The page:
After the 2009 World Championships, and when FINA and USA Swimming removed the rubber-suits from competition, there was a lot of gloom-and-doom that World Records would never be broken again. In the 18-months since the full ban, however, things have looked a little brighter, and it seems almost a definite that at least one or two will go down between now and London in 2012.
Last week, we took a look at the top 10 World Records that could be broken in Shanghai. But now it’s time to flip the tables, and talk about which World Records are definitely not going down, regardless of how out of their minds the competitors swim. We’ll include videos of the current World Record swims.
(Textile Best efforts referenced from Tom Willdridge at SpeedEndurance.blogspot.com)
1. Women’s 200 IM – World Record: Ariana Kukors 2:06.15 – Textile Best: Ye Shiwen 2:09.37
There’s more than three seconds between Kukors’ World Record from Rome in 2009 and Ye’s best time from last year’s Asian Games. Kukors, who at 22 years old should, and probably is, swimming as well as she’s ever swum, has the 2nd-best time in textile ever, but is still nowhere close to her record. I think the best-case time for this race in Shanghai, in a crazy scenario, would be a 2:08-low. And even that would be two seconds away.
2. Women’s 200 fly – World Record: Liu Zige 2:01.81 – Textile Best: Liu Zige 2:04.40
Liu Zige has both the textile and rubber-suited best times, the latter of which she swam at this year’s Chinese Nationals. Her World Record, coincidentally, was from Chinese Nationals in 2009. That 2:01.81 was so above-and-beyond what anybody has ever done, that nobody else, even Liu herself, even during the rubbersuit era, was better than a 2:03.4. Jessicah Schipper’s winnin time from 2009 World’s is within reach, though distantly, but that 2:01 is going to stand for a long, long time.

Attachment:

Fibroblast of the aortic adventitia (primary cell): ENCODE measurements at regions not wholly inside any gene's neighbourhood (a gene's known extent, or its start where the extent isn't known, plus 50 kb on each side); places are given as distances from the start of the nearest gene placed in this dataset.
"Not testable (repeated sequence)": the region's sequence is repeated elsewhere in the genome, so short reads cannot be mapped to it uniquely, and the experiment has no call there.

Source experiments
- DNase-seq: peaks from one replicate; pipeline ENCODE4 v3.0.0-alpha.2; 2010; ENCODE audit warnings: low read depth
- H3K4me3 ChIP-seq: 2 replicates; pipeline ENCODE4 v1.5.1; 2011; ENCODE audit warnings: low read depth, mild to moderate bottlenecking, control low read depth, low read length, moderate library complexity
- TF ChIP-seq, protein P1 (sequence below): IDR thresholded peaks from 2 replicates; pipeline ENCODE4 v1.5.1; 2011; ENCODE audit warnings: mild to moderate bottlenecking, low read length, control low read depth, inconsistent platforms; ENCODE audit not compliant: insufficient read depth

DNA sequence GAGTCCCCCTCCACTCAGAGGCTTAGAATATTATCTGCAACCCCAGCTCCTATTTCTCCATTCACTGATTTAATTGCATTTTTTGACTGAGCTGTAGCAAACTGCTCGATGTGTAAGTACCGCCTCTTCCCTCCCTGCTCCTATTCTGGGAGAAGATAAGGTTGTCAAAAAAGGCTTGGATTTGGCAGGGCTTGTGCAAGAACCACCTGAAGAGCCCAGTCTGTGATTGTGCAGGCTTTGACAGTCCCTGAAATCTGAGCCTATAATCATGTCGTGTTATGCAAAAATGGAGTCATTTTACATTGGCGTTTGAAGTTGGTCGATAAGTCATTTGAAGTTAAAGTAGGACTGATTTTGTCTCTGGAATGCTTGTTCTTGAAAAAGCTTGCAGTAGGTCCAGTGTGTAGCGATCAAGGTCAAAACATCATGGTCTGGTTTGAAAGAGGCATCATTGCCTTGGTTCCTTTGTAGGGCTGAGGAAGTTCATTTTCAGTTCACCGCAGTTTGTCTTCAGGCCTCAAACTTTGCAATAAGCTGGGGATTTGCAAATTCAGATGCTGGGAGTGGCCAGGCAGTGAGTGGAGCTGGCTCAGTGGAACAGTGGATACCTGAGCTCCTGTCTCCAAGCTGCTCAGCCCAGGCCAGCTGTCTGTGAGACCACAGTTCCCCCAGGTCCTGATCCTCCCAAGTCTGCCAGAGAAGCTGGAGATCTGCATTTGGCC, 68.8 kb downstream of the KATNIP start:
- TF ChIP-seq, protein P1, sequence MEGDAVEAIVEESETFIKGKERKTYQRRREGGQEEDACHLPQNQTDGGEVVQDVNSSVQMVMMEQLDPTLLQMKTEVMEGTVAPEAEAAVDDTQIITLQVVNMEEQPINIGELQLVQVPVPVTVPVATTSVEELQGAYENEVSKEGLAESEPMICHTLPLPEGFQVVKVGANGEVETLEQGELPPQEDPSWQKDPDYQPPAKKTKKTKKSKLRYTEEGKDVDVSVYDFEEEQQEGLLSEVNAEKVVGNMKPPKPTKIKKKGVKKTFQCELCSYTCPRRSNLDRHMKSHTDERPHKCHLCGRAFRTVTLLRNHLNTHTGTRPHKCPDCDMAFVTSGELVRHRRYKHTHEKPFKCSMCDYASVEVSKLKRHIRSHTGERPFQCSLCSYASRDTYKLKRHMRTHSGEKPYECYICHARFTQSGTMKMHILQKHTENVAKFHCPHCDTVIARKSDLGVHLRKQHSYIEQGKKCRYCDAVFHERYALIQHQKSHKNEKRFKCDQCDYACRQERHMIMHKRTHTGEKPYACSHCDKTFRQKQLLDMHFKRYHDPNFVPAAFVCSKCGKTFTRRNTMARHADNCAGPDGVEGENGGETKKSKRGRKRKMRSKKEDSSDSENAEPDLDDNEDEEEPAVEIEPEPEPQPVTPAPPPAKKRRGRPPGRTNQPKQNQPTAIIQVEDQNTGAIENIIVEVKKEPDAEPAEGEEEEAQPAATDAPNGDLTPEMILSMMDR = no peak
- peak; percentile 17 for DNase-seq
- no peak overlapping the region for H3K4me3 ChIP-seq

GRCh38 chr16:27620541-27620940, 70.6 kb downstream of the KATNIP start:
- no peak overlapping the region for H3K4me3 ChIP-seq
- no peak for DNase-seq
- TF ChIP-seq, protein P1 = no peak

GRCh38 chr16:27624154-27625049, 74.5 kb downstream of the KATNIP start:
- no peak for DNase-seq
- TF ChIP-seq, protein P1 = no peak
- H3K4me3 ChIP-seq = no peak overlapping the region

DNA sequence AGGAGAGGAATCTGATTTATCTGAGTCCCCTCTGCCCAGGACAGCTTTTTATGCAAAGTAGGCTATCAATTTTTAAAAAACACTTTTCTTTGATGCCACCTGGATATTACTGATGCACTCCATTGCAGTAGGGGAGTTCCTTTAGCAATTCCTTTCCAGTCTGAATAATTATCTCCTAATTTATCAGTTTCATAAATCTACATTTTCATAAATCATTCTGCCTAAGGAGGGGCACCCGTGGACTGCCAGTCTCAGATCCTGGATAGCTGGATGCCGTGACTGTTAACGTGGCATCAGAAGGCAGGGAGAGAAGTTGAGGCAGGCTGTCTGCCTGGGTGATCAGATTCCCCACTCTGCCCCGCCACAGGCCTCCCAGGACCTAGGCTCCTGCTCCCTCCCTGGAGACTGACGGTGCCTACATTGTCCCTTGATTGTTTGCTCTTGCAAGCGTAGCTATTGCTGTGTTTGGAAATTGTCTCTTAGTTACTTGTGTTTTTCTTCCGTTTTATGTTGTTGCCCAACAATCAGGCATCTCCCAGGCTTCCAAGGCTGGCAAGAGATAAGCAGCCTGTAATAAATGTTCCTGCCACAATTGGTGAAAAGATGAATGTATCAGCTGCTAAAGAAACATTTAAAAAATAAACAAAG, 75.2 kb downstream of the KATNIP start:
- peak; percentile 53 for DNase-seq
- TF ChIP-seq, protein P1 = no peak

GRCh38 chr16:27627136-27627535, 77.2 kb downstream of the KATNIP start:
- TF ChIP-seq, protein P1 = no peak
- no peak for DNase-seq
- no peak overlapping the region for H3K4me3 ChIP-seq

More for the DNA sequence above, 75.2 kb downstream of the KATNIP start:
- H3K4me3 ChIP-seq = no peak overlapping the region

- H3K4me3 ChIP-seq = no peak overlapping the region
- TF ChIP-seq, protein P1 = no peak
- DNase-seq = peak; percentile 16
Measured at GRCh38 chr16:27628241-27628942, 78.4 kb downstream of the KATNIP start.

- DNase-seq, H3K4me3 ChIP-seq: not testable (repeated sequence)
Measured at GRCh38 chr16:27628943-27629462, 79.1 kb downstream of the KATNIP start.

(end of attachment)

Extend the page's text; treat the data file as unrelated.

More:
3. Men’s 100 free – World Record: Cesar Cielo 46.91 – Textile Best: Pieter van den Hoogenband 47.84
Purely in seconds, Cielo’s mark doesn’t seem that far off. But in reality, consider that outside of 2008 and 2009, only three swimmers have ever been under 48 in this race: van den Hoogenband, Stefan Nystrand in 2007, and Brent Hayden in 2010. That full-second between 48 and 47 is a monumental step. There’s a great young crop of sprinters (James Magnussen, Luca Dotta, Marco di Carli etc.) that in another 3 or 4 years could cause some excitement, but I don’t see anyone on stage right now with the ability to get below about 47.6.
4. Men’s 800 free – World Record: Zhang Lin 7:32.12 – Textile Best: Grant Hackett 7:38.65
China’s Sun Yang is having a great season, and at only 19 is already within striking distance in the 1500. In this 800, however, his 7:44 from Chinese Nationals is four seconds ahead of the rest of the world over the last two years, and still 6 seconds from even a textile best. Even if he were able to pass Hackett, he would be looking at another 6.5 seconds to get to his countrymate Zhang Lin’s record. Yang breaking the World Record in this race would be the equivalent of dropping his personal best time by 1.2 seconds…per 100 meters.
5. Women’s 1500 free – World Record: Kate Ziegler 15:42.54 – Textile Best: Kate Ziegler 15:42.54
This one is a bit deceptive, because it’s the only mark on this list that wasn’t set in a rubber suit. Ziegler’s time from the 2007 TYR Meet of Champions was so fast, that it withstood the rubber suits by two seconds. When that mark went up on the board in Mission Viejo (at a mid-season meet), it smashed Janet Evans’ 9-year old World Record by 10 seconds. Ziegler herself was 11-seconds slower at World’s earlier that year. In the past two years, only one swimmer has been under 16 minutes, and that’s 2010 European Champion Lotte Friis in 15:59. I don’t see anybody in this field, even Ziegler herself, going another 17-seconds faster in Shanghai.